The Art Perspective blog is a collection of thoughts, musings, and reflections on art, artists, and current happenings in the art world. 

Top 5 Most Anticipated Shows for Fall/Winter 2016

As we look ahead to the fall/winter show season, there are a few shows that are attracting attention, but all for very different reasons. From the Winnipeg Art Gallery's indigenous artist exploration of skiing, skateboarding and surfing to John 'CRASH' Matos new show at the Joanne Artman Gallery in New York, all of our most anticipated shows this fall feature highly collectable artists and create interesting dialogues worth experiencing.

1) 'Breaking Ground: Redefining the Urban Experience' by John 'CRASH' Matos
(Opening September 8th, until October 31st at the Joanne Artman Gallery - 511A, West 22nd Street New York City)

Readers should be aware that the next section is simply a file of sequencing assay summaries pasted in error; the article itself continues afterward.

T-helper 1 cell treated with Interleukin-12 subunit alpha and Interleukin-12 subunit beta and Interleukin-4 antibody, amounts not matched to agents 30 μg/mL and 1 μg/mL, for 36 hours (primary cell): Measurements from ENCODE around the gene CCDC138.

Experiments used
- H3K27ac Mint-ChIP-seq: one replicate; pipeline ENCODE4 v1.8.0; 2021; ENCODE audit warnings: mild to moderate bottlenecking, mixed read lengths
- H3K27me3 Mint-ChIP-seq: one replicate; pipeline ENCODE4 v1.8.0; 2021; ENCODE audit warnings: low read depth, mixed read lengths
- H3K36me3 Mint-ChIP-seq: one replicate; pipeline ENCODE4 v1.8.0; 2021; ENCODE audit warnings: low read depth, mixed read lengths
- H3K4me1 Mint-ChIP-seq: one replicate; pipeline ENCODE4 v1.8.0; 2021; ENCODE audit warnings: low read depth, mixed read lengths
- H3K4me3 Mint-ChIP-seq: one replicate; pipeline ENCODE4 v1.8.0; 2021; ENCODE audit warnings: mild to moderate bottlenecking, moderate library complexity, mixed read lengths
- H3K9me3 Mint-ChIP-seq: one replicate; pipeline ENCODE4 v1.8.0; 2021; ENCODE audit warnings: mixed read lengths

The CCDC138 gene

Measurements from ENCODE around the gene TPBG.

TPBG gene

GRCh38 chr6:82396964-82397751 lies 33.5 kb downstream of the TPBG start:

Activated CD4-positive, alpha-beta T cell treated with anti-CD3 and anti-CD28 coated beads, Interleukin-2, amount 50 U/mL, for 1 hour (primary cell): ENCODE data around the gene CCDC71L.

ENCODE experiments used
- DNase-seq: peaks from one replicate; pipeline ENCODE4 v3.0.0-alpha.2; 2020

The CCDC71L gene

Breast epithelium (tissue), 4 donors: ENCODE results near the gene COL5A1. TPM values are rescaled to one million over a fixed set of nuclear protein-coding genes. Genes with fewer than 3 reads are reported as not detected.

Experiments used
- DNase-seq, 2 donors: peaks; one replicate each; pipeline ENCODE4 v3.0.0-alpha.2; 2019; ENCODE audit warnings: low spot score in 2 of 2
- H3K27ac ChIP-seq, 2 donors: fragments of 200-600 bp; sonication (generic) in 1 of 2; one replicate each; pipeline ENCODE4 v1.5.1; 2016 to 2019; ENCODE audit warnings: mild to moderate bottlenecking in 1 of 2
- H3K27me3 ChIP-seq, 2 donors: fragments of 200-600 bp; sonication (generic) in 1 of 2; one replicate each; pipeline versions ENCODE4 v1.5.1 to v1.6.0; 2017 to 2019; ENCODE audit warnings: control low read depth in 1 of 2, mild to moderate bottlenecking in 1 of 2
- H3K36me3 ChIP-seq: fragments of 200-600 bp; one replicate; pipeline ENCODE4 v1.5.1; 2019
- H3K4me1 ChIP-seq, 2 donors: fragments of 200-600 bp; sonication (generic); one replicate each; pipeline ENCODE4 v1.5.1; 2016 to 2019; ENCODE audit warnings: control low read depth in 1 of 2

John 'CRASH' Matos is easily regarded as one of the early pioneers of graffiti art. Influenced by the pop-art movement, his murals and works would combine elements of traditional fine art with underground urban-art creating a commentary about the very nature of art itself. Having worked alongside legends like Keith Haring, Matos more than holds his own and has continued to push graffiti art and urban art to the forefront. His current body of work 'Breaking Ground: Redefining the Urban Experience' strives to again do just that, by inviting the viewer to shift their view and see things from the perspective of the artist.

2) 'Picasso-Giacometti' at the Musee Picasso, Paris
(Opening October 4th, until February 5th, 2017)

It is hard not to be excited when you have a show that features the interaction, and iconographic relationship between two of the 20th centuries powerhouse artists, Pablo Picasso and Alberto Giacometti. This exhibition presented in the new Giacometti space within the museum will focus on the multidisciplinary works of both artists including their paintings, sculpture and graphic art.